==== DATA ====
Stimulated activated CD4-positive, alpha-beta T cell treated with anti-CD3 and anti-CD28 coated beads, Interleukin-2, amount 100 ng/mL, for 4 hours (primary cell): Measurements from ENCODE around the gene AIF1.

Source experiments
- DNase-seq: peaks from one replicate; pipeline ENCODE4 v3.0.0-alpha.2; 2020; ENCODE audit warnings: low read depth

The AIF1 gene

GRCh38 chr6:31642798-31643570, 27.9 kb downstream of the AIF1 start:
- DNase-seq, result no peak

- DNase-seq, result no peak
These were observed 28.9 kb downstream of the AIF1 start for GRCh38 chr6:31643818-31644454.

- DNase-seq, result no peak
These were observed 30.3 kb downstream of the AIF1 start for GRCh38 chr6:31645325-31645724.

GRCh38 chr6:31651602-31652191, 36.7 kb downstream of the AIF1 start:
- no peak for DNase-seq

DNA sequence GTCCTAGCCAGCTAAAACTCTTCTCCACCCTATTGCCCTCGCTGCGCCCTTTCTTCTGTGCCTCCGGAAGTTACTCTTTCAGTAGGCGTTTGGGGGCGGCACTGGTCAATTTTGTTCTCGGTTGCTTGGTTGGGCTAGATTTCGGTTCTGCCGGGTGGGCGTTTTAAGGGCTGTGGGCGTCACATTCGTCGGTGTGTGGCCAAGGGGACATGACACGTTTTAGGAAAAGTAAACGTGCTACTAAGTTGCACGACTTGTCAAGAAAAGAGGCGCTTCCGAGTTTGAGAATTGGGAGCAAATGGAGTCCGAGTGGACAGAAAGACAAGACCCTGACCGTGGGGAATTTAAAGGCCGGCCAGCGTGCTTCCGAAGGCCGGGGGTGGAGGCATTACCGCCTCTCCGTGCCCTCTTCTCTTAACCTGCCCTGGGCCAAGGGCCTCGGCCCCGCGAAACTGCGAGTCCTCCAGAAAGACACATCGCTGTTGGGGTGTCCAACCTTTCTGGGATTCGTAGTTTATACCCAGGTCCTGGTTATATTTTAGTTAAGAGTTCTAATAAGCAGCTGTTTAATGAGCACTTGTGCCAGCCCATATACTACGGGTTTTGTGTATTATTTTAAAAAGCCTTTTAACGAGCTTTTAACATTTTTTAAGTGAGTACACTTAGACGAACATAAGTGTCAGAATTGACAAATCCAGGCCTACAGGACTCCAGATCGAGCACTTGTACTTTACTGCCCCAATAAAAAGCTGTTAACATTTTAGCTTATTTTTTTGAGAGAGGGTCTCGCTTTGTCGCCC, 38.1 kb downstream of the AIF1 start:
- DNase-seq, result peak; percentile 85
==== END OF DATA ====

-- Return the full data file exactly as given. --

Stimulated activated CD4-positive, alpha-beta T cell treated with anti-CD3 and anti-CD28 coated beads, Interleukin-2, amount 100 ng/mL, for 4 hours (primary cell): Measurements from ENCODE around the gene AIF1.

Source experiments
- DNase-seq: peaks from one replicate; pipeline ENCODE4 v3.0.0-alpha.2; 2020; ENCODE audit warnings: low read depth

The AIF1 gene

GRCh38 chr6:31642798-31643570, 27.9 kb downstream of the AIF1 start:
- DNase-seq, result no peak

- DNase-seq, result no peak
These were observed 28.9 kb downstream of the AIF1 start for GRCh38 chr6:31643818-31644454.

- DNase-seq, result no peak
These were observed 30.3 kb downstream of the AIF1 start for GRCh38 chr6:31645325-31645724.

GRCh38 chr6:31651602-31652191, 36.7 kb downstream of the AIF1 start:
- no peak for DNase-seq

DNA sequence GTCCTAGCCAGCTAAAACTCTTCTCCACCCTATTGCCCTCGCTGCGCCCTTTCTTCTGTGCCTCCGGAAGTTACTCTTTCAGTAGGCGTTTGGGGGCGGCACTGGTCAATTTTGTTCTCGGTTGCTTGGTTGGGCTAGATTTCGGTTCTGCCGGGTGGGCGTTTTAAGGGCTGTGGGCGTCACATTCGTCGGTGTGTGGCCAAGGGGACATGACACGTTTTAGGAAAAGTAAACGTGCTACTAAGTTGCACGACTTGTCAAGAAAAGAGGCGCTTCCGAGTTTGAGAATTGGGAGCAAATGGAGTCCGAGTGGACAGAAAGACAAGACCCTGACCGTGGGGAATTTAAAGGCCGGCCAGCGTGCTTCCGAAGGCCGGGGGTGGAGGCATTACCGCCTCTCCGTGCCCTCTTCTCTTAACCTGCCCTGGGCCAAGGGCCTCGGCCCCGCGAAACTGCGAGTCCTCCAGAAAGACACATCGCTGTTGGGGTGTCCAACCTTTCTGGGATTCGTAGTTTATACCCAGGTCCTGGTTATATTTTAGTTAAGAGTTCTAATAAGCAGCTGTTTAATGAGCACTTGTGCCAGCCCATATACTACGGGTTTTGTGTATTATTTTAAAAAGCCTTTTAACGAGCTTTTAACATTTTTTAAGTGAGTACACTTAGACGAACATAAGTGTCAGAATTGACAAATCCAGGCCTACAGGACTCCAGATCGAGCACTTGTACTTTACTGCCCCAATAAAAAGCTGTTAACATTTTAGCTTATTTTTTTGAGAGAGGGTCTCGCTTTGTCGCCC, 38.1 kb downstream of the AIF1 start:
- DNase-seq, result peak; percentile 85